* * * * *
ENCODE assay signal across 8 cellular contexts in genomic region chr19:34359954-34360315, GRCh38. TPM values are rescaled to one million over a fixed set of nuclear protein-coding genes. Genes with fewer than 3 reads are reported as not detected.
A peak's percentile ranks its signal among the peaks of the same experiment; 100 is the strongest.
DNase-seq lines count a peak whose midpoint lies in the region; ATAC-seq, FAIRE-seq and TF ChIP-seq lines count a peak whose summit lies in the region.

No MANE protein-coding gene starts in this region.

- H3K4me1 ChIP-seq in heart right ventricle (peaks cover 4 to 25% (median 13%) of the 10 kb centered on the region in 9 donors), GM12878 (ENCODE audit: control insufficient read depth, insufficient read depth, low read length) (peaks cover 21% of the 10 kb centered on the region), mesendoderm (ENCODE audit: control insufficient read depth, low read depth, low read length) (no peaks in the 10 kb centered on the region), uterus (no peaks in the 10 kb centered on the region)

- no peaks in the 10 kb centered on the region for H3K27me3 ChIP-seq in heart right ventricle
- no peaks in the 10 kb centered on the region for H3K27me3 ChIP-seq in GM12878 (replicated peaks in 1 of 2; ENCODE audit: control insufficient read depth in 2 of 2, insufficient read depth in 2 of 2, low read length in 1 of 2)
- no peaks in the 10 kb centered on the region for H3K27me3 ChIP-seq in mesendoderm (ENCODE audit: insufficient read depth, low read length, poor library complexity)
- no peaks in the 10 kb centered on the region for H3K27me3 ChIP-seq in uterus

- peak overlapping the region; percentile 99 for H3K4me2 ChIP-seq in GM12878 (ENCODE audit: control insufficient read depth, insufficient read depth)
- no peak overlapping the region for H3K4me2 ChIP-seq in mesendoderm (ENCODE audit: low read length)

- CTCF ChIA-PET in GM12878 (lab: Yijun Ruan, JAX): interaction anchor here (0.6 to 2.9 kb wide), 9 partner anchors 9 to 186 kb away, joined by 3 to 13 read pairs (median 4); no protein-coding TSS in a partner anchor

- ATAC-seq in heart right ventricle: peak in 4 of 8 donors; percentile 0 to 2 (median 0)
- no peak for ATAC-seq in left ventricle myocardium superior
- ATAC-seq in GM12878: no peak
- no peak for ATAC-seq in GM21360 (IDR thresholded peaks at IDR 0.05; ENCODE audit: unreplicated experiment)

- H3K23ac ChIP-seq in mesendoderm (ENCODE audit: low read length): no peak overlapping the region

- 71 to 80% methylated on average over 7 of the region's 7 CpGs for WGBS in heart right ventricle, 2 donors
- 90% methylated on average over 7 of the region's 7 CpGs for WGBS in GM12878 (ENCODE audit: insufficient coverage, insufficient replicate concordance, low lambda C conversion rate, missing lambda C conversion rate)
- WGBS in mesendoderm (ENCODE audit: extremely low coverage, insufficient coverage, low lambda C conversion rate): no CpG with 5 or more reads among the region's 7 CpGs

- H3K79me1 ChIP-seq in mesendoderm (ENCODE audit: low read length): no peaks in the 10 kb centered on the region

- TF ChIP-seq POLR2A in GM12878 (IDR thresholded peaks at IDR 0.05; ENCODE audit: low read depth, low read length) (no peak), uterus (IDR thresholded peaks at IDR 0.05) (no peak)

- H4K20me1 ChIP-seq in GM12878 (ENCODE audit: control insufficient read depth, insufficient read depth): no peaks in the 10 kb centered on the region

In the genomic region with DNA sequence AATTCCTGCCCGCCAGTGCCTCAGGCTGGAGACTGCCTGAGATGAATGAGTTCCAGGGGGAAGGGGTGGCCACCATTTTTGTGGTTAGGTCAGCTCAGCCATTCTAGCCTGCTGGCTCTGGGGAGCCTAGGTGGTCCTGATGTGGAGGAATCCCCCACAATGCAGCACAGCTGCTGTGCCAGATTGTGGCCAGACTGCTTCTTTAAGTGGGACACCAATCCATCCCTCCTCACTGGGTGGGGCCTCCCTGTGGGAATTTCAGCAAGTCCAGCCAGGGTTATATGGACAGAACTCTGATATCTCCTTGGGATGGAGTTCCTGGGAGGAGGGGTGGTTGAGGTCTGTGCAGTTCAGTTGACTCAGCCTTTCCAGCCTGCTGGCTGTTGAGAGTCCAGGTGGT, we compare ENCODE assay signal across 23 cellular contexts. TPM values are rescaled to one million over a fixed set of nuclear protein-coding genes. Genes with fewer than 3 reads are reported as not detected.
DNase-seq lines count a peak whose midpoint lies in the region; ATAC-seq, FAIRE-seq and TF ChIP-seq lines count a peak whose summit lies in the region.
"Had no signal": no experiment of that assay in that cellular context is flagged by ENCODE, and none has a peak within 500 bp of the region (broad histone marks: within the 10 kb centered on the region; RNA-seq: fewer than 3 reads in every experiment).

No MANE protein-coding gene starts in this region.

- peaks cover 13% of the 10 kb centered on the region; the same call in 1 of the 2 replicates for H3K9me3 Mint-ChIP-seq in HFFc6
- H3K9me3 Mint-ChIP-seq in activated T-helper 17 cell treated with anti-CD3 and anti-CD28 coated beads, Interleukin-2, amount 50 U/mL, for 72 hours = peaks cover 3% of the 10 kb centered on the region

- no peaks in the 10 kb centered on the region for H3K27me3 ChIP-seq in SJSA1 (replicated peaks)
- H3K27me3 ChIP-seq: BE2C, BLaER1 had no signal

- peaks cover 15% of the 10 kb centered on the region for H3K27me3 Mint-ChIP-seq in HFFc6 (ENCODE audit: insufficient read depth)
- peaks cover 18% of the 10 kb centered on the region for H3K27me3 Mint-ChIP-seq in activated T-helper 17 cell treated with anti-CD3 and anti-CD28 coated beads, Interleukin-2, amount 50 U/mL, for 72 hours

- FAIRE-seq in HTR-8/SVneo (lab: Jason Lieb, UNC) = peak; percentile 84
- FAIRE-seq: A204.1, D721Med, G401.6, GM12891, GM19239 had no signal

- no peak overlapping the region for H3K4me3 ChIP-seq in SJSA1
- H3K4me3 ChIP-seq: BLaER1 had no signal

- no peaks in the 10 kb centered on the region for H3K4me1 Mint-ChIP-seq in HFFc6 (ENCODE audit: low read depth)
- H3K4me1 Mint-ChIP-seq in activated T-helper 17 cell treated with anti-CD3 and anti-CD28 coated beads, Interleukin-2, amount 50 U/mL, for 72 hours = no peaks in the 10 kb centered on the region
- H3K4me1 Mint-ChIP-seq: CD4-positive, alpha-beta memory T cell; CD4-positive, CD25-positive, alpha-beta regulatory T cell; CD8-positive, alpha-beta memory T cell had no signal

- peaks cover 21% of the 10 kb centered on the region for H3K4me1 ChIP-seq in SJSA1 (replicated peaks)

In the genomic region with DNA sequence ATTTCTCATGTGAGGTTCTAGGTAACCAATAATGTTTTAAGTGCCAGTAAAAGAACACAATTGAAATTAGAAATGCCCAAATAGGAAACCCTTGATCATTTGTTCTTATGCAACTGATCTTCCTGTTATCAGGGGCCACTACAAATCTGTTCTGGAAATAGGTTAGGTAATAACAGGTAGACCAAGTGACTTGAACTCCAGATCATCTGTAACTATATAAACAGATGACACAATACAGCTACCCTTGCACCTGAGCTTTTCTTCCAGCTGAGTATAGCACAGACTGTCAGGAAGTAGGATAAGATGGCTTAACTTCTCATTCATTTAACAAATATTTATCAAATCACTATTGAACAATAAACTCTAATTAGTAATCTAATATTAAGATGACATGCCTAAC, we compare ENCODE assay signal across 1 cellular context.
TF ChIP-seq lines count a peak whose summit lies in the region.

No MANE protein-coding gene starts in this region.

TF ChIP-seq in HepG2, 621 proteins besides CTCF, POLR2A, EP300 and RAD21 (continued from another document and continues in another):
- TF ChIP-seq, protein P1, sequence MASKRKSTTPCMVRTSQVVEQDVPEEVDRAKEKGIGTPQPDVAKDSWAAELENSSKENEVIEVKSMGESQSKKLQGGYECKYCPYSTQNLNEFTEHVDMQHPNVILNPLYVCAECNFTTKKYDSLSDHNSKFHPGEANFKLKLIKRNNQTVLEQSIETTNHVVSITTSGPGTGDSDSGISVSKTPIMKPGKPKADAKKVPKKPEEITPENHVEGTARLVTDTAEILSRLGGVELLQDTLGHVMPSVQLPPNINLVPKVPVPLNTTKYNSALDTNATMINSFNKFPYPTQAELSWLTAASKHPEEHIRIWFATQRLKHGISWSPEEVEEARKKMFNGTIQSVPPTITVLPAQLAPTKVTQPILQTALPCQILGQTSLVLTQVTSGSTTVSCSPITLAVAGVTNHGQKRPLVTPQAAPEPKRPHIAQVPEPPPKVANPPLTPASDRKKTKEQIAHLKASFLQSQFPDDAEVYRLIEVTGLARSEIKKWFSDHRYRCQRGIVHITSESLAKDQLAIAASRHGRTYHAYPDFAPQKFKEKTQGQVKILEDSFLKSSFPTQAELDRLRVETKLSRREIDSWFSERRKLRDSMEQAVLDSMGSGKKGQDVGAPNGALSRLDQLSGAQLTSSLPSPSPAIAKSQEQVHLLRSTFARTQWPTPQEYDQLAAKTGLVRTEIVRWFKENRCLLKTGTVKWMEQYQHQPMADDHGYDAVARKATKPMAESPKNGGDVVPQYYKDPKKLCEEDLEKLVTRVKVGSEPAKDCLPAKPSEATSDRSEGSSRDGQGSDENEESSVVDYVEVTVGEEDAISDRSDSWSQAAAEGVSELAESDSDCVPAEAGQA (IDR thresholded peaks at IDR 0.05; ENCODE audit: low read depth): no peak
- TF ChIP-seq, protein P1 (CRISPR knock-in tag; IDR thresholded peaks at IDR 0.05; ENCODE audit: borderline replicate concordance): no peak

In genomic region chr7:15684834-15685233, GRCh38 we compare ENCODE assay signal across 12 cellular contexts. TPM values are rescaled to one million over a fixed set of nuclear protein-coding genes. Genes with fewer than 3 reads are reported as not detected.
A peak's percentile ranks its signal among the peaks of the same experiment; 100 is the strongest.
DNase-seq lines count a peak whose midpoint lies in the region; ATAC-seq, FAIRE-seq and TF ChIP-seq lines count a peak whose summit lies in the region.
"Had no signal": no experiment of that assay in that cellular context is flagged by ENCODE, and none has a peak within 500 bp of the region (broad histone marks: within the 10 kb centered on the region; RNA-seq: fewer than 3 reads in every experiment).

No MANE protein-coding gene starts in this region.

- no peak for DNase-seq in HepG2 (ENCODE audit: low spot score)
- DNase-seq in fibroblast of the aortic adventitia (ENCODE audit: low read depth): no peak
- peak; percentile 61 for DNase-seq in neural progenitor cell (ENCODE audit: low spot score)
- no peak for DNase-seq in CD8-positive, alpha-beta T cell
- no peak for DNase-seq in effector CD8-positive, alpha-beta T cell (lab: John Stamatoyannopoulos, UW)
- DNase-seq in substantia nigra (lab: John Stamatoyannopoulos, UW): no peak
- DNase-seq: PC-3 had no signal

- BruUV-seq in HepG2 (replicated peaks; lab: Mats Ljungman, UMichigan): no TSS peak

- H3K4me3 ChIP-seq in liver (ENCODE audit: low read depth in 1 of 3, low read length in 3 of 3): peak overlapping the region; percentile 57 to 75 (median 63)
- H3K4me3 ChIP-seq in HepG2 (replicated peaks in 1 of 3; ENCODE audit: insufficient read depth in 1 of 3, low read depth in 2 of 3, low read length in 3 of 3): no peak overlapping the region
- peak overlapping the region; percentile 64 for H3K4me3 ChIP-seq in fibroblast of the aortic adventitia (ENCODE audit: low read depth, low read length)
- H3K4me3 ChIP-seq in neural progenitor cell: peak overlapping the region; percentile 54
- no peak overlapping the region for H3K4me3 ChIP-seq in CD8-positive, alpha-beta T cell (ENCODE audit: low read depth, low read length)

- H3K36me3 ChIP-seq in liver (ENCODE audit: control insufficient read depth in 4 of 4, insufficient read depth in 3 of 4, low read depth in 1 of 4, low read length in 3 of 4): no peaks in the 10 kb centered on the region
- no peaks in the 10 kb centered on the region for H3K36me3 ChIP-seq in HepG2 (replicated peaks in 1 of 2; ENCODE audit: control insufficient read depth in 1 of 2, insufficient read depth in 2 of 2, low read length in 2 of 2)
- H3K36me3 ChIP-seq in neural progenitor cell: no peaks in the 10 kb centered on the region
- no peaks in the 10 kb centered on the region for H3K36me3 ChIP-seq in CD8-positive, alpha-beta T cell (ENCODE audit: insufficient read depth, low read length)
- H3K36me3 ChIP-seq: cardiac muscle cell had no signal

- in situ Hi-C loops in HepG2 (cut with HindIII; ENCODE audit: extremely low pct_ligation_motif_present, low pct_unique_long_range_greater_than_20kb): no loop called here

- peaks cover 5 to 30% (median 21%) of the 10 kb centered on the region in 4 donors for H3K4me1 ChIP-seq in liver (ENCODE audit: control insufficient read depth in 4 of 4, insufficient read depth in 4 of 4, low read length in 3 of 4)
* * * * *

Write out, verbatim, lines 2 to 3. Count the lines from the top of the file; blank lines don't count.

A peak's percentile ranks its signal among the peaks of the same experiment; 100 is the strongest.
DNase-seq lines count a peak whose midpoint lies in the region; ATAC-seq, FAIRE-seq and TF ChIP-seq lines count a peak whose summit lies in the region.